Hanan Waite (B.S. ’08), an inaugural member of the Alumni Association’s“40 under 40” class, leads Earth’s Angels, a nonprofit organization aimed at reducing infant and mother deaths.
By Angela Go
Neonatal nurse Hanan Waite (B.S. ’08), a member of the Georgia State Alumni Association’s inaugural “40 under 40” class, makes saving mothers and babies her passion and profession. Waite is founder and director of Earth’s Angels, a nonprofit organization aimed at reducing infant and mother deaths, one mother and baby at a time.
Born and raised in Ghana, Waite knows about her home country’s healthcare hardships firsthand. Her experience as the mother of a premature infant became the catalyst for founding Earth’s Angels.
Waite suffered from complications during her pregnancy, and her son, Ramzi, was born two and a half months premature. If she would have delivered in her native Ghana, Waite doubts neither she nor her son would have survived.
“I knew right then I had to do something to help in Ghana,” she said.
Hospitals in Ghana, as in many parts of the developing world, are poorly staffed, inadequately funded and often lack essential equipment and infrastructure. Many are government-run and corruption is rampant. Waite cites examples of inadequate care given to patients in these hospitals, such as the multitude of infants who are born with congenital diseases that cannot be properly treated because of the lack of medication and equipment. In most cases, pain medication isn’t available for a suffering infant.
Orphaned as a child and raised by relatives, Waite felt strongly about helping these children. She began her nonprofit with little outside assistance. Personal contacts led Waite to Ridge Hospital in Accra, Ghana, which at the time had a mortality rate of 100 percent among premature infants born under 27 weeks of gestation. She began fundraising to send medical and necessary infant supplies such as oxygen therapy, infusion supplies, diapers and formula.
In the past few years, Ridge Hospital has benefited from Earth’s Angels generosity, and the hospital’s maternal and premature infant mortality rate has improved to acceptable norms. Waite has turned her focus to another hospital, Kaneshie Polyclinic in Accra, which lacks an operating room. The operating space has been sitting unfinished and abandoned for more than a decade.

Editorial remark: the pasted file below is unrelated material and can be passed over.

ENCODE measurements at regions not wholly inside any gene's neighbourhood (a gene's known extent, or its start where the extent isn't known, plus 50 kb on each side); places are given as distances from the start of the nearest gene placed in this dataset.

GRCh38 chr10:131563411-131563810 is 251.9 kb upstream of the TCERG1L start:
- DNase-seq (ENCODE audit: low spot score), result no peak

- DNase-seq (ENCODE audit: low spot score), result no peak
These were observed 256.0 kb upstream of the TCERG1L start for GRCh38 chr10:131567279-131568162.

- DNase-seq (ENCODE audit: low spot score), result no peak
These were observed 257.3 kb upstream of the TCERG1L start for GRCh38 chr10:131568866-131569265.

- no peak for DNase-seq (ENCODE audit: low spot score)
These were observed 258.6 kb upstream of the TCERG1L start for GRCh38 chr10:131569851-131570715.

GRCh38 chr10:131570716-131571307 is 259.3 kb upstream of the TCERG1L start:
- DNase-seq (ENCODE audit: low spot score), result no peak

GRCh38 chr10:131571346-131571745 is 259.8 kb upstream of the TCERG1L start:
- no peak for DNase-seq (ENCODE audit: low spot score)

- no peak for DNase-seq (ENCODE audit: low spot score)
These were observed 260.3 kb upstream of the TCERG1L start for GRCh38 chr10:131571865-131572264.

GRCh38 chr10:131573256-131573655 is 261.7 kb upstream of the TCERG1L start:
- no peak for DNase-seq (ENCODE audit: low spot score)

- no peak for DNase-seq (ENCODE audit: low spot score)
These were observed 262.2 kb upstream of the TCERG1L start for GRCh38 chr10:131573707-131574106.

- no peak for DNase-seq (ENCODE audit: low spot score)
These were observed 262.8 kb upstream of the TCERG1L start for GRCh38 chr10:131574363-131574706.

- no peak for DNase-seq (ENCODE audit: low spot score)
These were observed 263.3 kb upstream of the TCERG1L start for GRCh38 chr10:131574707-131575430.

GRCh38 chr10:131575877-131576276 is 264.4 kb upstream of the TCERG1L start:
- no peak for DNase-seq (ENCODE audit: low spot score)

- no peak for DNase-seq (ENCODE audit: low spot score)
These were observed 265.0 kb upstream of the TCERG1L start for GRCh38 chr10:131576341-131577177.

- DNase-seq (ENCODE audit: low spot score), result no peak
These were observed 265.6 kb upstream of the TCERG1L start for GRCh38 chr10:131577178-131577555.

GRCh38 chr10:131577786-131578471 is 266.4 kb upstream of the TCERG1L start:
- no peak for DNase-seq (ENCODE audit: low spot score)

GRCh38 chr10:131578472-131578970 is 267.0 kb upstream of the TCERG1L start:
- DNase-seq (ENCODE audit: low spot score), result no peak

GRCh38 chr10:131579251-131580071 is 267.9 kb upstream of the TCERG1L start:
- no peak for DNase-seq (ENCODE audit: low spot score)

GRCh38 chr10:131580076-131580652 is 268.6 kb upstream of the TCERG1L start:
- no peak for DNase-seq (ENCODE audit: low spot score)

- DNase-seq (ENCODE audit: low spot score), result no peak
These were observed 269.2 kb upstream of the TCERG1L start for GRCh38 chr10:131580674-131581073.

Before Waite could start fundraising for the project, Kaneshie Polyclinic requested severely needed funds to rewire the electrical system in the labor and delivery room. The electrical system was so unreliable doctors often had to deliver babies by the light of their cell phones. Waite was able to help see the work was completed.
Waite recently moved to San Diego as a neonatal case manager with HealthNet, which provides her with more time for her children and to grow Earth’s Angels. Waite’s goals for Earth’s Angels include establishing the organization in California and expanding awareness of the organization’s work.
“We need to expand our reach,” Waite said.
Right now, her focus is getting the operating room in Kaneshie Polyclinic up and running.
“This hospital serves a population of 350,000 annually, but patients who need surgery must be transported to other hospitals,” Waite said. “The space for the operating room is perfectly sized but not outfitted properly. Once updated, it will save 1,000 lives a year.”